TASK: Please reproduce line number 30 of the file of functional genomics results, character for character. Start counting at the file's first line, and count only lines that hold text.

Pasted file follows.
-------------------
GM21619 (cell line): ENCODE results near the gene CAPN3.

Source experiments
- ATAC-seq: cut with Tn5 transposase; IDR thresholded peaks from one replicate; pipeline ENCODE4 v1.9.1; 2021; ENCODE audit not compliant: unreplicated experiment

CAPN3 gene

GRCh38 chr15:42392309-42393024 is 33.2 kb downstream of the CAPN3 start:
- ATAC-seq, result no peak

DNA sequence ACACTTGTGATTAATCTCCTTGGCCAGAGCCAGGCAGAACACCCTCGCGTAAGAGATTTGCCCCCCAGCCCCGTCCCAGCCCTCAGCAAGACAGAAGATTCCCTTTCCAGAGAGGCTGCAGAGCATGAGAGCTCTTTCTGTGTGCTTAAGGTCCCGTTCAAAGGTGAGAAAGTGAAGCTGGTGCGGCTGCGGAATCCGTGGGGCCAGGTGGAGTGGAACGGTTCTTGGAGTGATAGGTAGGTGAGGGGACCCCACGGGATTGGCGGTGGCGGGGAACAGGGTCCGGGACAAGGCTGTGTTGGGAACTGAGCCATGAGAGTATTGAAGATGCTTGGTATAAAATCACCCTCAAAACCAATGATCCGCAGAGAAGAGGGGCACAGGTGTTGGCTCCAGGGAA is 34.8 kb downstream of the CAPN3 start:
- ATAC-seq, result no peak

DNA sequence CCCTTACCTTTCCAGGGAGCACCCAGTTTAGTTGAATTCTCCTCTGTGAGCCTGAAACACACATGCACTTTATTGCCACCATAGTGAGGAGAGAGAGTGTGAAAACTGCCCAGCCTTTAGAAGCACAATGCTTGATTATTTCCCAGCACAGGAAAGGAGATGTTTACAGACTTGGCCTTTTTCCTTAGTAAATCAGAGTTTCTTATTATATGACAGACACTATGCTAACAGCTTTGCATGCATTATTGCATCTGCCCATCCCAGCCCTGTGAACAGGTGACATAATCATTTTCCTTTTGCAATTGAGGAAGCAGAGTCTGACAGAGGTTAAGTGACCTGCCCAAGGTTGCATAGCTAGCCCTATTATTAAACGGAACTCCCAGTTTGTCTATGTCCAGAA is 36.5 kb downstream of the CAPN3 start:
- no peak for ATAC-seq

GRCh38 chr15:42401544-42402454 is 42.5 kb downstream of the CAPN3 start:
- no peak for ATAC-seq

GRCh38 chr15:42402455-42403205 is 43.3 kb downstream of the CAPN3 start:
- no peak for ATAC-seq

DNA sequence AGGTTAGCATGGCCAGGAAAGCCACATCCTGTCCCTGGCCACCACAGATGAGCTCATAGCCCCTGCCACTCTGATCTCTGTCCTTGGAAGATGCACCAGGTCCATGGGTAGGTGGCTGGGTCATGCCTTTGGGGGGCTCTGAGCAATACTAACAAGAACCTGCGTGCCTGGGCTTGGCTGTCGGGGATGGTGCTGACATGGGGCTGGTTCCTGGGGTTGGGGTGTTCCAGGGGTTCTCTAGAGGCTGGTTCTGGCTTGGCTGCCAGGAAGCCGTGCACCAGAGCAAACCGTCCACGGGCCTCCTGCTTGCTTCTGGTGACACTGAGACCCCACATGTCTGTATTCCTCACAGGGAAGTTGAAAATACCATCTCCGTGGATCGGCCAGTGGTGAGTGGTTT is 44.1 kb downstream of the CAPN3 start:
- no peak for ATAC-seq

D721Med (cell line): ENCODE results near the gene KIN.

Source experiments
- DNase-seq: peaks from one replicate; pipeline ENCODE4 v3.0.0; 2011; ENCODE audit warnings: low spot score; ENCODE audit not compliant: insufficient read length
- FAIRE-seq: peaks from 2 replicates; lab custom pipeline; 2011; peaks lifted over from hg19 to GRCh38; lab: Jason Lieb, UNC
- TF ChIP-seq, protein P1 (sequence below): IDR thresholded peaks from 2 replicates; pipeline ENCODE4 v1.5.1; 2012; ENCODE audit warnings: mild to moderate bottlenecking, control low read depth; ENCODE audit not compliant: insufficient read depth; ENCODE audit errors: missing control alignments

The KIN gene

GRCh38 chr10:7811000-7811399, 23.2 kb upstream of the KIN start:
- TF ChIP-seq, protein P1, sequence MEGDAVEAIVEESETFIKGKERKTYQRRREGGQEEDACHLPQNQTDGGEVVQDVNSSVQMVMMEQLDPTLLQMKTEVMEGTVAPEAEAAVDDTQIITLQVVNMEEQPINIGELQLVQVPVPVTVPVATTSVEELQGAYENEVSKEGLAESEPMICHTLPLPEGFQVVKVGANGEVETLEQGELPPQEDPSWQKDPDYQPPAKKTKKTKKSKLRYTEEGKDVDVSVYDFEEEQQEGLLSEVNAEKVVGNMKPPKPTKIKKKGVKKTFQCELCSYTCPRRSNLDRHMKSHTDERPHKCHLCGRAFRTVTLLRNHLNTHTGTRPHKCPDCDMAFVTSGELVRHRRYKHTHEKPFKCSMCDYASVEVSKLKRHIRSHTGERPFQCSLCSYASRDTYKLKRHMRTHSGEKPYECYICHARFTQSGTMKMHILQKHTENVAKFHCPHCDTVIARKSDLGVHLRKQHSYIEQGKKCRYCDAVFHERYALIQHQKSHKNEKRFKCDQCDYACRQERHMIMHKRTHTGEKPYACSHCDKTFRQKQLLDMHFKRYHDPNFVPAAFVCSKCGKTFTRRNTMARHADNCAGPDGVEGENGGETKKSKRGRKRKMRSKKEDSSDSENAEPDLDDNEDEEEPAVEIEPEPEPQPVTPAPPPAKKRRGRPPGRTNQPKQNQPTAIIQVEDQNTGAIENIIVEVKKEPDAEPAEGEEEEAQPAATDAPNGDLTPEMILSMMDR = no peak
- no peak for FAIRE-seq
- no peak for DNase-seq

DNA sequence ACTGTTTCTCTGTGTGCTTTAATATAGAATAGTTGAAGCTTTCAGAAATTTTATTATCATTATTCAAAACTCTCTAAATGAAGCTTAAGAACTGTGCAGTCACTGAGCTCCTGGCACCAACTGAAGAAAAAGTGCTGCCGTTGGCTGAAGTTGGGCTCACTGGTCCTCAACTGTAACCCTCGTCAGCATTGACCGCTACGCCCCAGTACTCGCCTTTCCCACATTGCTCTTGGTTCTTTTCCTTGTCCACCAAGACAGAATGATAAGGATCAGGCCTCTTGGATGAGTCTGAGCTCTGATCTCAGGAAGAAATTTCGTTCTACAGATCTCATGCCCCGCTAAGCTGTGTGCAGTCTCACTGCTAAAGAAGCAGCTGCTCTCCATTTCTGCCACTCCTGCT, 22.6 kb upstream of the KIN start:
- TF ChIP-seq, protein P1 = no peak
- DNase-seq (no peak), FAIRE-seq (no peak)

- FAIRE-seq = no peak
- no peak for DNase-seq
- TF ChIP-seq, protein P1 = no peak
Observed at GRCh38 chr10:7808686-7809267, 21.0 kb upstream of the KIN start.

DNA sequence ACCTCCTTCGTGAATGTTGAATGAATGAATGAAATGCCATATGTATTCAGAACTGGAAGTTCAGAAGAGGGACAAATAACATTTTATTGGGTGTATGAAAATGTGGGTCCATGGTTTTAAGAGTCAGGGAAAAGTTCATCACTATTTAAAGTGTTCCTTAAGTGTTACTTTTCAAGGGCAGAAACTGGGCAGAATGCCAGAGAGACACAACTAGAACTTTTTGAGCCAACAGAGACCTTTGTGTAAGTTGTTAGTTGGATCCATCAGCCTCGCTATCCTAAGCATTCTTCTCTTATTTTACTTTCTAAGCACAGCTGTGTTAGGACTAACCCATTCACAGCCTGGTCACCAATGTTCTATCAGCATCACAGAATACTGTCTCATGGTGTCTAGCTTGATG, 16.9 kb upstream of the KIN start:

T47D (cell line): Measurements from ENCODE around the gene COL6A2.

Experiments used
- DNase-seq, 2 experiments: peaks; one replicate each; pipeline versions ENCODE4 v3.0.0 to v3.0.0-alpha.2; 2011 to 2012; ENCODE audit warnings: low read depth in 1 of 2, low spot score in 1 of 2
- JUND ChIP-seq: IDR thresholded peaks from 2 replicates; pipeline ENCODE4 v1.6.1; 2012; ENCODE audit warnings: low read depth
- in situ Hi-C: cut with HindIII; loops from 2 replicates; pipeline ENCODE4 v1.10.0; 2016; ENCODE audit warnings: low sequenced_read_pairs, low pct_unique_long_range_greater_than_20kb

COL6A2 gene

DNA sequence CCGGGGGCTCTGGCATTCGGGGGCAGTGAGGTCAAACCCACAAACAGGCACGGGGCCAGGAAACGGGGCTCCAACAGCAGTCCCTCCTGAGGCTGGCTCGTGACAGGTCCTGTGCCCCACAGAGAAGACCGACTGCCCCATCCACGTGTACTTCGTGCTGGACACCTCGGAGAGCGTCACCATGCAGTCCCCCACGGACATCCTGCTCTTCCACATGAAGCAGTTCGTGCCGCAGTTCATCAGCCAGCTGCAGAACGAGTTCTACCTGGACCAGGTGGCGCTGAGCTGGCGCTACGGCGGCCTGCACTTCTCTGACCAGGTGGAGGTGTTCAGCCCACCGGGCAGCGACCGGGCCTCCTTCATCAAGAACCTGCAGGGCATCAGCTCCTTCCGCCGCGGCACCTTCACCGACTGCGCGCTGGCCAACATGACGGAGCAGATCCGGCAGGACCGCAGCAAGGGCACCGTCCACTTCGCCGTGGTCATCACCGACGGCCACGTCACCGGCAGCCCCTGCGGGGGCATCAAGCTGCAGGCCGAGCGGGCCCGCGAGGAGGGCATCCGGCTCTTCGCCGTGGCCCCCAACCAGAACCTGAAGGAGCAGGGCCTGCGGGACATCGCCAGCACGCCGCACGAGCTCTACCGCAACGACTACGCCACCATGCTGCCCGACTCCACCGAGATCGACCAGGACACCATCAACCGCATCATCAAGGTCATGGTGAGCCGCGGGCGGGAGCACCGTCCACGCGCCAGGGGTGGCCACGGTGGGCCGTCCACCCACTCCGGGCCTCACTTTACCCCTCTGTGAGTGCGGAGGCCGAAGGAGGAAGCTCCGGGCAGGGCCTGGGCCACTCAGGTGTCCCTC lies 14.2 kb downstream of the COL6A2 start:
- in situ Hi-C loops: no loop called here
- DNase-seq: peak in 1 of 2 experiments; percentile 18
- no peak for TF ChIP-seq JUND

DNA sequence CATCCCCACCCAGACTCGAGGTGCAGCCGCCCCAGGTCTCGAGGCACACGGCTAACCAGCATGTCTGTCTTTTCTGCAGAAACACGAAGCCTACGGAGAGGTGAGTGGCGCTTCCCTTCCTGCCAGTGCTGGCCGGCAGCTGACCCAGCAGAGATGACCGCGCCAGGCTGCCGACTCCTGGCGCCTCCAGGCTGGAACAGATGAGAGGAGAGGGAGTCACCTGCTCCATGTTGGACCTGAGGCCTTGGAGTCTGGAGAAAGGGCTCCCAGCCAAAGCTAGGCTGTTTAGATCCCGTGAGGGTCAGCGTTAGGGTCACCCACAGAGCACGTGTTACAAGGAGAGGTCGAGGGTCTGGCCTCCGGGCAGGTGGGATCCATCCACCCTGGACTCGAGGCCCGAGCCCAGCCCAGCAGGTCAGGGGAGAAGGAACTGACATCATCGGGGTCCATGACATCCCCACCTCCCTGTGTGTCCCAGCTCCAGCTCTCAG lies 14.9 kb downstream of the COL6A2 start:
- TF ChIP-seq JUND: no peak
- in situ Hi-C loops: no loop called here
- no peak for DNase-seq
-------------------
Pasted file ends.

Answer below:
- FAIRE-seq = no peak